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Open label trial discovers 1,200 IU/day more effective than 400 IU/day in managing influenza in infants

Posted on: January 22, 2018   by  Riley Peterson & John Cannell, MD.


This flu season has been one of the worst in years. According to the CDC, 45 states have reported high rates of flu incidence, which is approximately four times higher than reports from last year. Additionally, though rare, the flu can be life threatening, especially in high risk individuals such as infants, the elderly and immunocompromised individuals.

Infants are at an increased risk for contracting influenza due to the development of their early immune system. As the immune system is first developing in young infants and children, immune cells must encounter many harmful pathogens in order to ‘recognize’ them for later defense. Additionally, because immunity is slowly but gradually strengthening, the influenza vaccine is not approved for infants under six months of age.

So, if the flu vaccine is not an option, or not protective enough for an immunocompromised individual, what can be done to prevent or manage this virus in infants? The CDC is currently recommending frequent handwashing and avoiding contact with infected individuals. Although less well known, vitamin D may offer a possible prevention and management tactic as well. Past research suggests that vitamin D reduces the risk of the cold and flu. Therefore, a recent RCT evaluated the effect of vitamin D supplementation on management of influenza among infants.

The researchers included a total of 400 infants between 3 and 12 months of age who did not have influenza, nor did they develop influenza within one month of the study. Additionally, the participants did not show any evidence of heart, liver or kidney dysfunction.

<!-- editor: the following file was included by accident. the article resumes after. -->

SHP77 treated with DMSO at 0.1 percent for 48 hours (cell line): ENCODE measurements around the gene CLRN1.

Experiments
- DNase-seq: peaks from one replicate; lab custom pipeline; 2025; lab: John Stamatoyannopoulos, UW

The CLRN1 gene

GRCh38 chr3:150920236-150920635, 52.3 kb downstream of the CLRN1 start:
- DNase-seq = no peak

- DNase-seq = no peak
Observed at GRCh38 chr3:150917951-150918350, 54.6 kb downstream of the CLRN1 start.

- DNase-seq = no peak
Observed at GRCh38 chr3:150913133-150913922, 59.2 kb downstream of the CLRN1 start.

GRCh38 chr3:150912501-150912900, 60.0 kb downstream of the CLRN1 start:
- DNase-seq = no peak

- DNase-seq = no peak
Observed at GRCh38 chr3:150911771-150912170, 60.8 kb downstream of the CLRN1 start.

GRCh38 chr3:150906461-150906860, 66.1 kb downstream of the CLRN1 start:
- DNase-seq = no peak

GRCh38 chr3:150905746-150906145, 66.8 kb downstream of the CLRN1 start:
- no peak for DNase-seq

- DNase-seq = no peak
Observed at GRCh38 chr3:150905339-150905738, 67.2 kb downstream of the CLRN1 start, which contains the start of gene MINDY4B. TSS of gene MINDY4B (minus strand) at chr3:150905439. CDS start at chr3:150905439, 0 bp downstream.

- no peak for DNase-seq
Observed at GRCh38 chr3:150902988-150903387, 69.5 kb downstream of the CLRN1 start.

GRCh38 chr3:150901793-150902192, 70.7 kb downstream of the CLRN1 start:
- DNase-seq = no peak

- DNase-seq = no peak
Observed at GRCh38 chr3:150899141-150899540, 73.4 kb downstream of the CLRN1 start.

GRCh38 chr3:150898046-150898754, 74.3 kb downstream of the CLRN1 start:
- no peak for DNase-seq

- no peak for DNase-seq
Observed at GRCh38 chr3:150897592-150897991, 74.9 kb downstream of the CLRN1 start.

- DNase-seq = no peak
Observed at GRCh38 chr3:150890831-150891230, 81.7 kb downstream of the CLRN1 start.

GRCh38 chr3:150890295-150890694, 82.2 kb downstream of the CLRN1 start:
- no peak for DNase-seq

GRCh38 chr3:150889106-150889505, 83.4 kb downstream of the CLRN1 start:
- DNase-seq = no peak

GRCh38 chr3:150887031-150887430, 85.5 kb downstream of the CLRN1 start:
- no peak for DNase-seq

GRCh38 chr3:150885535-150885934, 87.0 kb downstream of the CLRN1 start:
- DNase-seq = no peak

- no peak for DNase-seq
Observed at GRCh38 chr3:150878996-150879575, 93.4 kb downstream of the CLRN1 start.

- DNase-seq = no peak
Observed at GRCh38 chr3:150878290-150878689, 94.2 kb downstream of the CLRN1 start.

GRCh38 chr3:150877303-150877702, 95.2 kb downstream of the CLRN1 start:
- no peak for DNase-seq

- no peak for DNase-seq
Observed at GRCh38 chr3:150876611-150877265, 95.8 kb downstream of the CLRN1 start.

The infants were randomly assigned to one of two groups: 200 infants received 400 IU vitamin D drops daily for four months, while the other 200 received 1,200 IU vitamin D drops daily for four months. At baseline and every two months, serum vitamin D and calcium levels were measured in all participants. Infants who were diagnosed with influenza were treated accordingly.

This is what the researchers found:

  • Of 121 cases in total, 78 and 43 cases of influenza A infection occurred in the 400 IU/day and 1200 IU/day vitamin D groups, respectively (p = 0.0001)
  • In the cases of influenza, fever duration was shorter in the higher dose vitamin D group than in the low dose vitamin D group (p = 0.0161).
  • Coughing duration of those with influenza was shorter in the higher dose group compared to the low dose group (p < 0.0001).
  • Wheezing duration was shorter in the higher dose vitamin D group compared to the low dose group (p = 0.0018).
  • Four infants showed signs of potential toxicity, but after analysis, this was due to gastrointestinal infection, not vitamin D supplementation.

The researchers concluded:

“Notably, the viral loads of influenza A in infants in the high-dose vitamin D group decreased more rapidly compared to those of infants in the low-dose vitamin D.”

They continued,

“These results suggested that high-dose vitamin D treatment exerted an antiviral effect to promote recovery.”

Now, with the current flu season affecting so many individuals, it seems necessary to take precautionary measures to protect those most vulnerable around us. The Vitamin D Council recommends supplementing infants with 1,000 IU/day (25 mcg) with an upper limit of 2,000 IU (50 mcg). According to this study, 1,200 IU/day (30 mcg) was safe and effective in helping mediate influenza symptoms in 3-12 month old infants, which is consistent with our recommended ranges.

Additionally, as mentioned before, a meta-analysis in the British Medical Journal has shown vitamin D reduced risk of the cold and flu. For adult individuals, the Vitamin D Council recommends supplementing with at least 5,000 IU (125 mcg) and up to 10,000 IU (250 mcg) per day. Though this relationship is not yet set in stone, we do know vitamin D has an active role in the immune system, therefore, action is warranted in order to potentially protect oneself from this nasty flu season. Stay well everyone!


Peterson, R. & Cannell, JJ. RCT discovers 1,200 IU more effective than 400 IU in managing influenza in infants. The Vitamin D Council Blog & Newsletter, 1/2018.


Zhou, J. et al. Preventive Effects of Vitamin D on Seasonal Influenza A in Infants: A Multicenter, Randomized, Open, Controlled Clinical Trial. Pediatric Infectious Disease Journal, 2018.

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